1999 Russian bombing of Chechnya
The 1999 Russian bombing of Chechnya was Russian Air Force's military operation against the Chechen Republic of Ichkeria that was a prelude to the main part of the Second Chechen War. In late August and September 1999, Russia mounted a massive air campaign over Chechnya, with the stated aim of wiping out militants who invaded Dagestan the previous month.
Russian Air Force commander Anatoly Kornukov suggested there were similarities between the attacks on Chechnya and 1999 NATO bombing of the Federal Republic of Yugoslavia.
To help rally political support for the operation, the FSB released a videotape of Chechen militants committing atrocities against Russian soldiers. "We should hit, hit and once again hit them until Mr. Maskhadov says that there's nobody left except civilians. Then we should get in and see that for ourselves," said a member of the Duma's defense committee.
On September 23, 1999, the first in a series of missile attacks on the Chechen capital Grozny was launched. The first target was the Sheikh Mansur (Severny) Grozny Airport, situated 2 kilometres from the city centre. In the north-east, burning fuel depots and the Grozny oil refinery and enveloping the capital in a cloud of smoke. During the next two days of Russian air attacks on the city at least 31 people were killed and more than 60 injured.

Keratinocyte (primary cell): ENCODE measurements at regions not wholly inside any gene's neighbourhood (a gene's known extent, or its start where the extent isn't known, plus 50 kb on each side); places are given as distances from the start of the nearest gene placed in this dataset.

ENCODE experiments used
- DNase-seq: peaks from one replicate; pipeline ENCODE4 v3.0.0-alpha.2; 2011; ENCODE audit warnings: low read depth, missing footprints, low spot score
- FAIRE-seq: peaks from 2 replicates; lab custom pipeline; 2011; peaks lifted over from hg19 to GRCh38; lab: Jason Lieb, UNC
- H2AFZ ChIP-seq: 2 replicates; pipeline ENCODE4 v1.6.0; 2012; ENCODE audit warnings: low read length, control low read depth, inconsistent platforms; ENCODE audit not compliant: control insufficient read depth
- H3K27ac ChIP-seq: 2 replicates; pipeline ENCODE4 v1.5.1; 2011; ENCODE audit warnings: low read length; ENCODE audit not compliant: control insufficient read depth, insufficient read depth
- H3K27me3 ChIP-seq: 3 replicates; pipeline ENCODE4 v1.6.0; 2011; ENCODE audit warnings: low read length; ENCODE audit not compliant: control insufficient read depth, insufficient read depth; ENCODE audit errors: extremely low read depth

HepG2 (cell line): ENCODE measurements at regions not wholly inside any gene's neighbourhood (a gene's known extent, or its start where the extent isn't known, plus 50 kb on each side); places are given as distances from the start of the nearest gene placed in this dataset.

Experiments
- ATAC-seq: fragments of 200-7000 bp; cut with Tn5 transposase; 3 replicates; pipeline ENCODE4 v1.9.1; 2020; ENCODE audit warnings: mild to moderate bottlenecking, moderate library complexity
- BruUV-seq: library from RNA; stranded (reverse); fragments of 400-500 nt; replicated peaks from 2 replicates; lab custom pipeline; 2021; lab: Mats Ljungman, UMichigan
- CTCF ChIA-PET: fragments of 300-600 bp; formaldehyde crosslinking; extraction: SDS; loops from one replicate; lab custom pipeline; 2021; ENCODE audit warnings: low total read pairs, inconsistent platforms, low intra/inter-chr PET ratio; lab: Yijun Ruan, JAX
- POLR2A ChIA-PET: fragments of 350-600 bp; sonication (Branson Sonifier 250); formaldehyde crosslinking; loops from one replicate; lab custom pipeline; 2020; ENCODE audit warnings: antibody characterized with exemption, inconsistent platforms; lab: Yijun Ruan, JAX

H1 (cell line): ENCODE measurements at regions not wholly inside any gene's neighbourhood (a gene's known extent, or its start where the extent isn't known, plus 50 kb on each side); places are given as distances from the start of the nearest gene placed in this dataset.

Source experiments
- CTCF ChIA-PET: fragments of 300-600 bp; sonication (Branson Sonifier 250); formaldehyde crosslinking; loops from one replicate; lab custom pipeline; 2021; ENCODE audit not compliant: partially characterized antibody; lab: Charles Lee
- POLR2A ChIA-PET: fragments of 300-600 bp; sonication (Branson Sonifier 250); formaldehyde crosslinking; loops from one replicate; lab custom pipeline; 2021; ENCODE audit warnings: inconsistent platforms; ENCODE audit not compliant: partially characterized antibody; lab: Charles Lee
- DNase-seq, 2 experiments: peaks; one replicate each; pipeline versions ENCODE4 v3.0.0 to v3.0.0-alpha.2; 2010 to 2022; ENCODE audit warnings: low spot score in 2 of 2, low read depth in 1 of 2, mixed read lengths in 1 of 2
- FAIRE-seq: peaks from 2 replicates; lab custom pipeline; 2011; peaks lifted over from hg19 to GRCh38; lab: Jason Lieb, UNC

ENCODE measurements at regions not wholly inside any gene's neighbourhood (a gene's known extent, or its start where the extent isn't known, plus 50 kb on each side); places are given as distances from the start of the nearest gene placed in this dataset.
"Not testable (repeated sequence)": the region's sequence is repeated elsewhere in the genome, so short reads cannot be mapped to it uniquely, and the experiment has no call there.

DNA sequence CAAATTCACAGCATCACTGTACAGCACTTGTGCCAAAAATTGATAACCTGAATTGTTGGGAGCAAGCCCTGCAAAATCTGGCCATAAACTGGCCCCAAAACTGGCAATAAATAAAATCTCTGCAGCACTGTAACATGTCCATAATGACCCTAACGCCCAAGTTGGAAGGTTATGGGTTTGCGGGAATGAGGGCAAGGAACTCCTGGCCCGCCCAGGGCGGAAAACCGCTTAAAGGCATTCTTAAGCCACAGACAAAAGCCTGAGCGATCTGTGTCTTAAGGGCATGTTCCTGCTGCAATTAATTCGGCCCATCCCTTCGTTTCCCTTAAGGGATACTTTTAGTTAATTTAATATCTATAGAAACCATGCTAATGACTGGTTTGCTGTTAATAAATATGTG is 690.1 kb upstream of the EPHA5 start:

On September 27, 1999, at least 42 people were killed and more than 200 injured in the bombing raids on Grozny.
Until September 25, 1999 Russian warplanes had carried out at least 1,700 sorties since the bombing runs began. Russian command claimed that a total of 150 military bases have been destroyed, along with 30 bridges, 80 vehicles and six radio transmitters, while 250 kilometers of mountain roads were mined. In early October the Chechen President Aslan Maskhadov said some 60-70 percent of the bridges in Chechnya have been destroyed.
The air strikes quickly crippled Chechnya's stationary and mobile telephone system and hit the Chechen television station. The electricity supply was also cut; in addition to its other consequences, the loss of electricity further crippled the Chechen administration's ability to compete in the information war.
The attacks were reported to have killed hundreds of civilians and forced at least 100,000 Chechens to flee their homes. The neighbouring region of Ingushetia was reported to have appealed for United Nations aid to deal with tens of thousands of refugees. On October 2, 1999 Russia's Ministry of Emergency Situations admitted that 78,000 people have fled the air strikes in Chechnya; most of them were heading for Ingushetia, where they are arriving at a rate of 5,000 to 6,000 a day.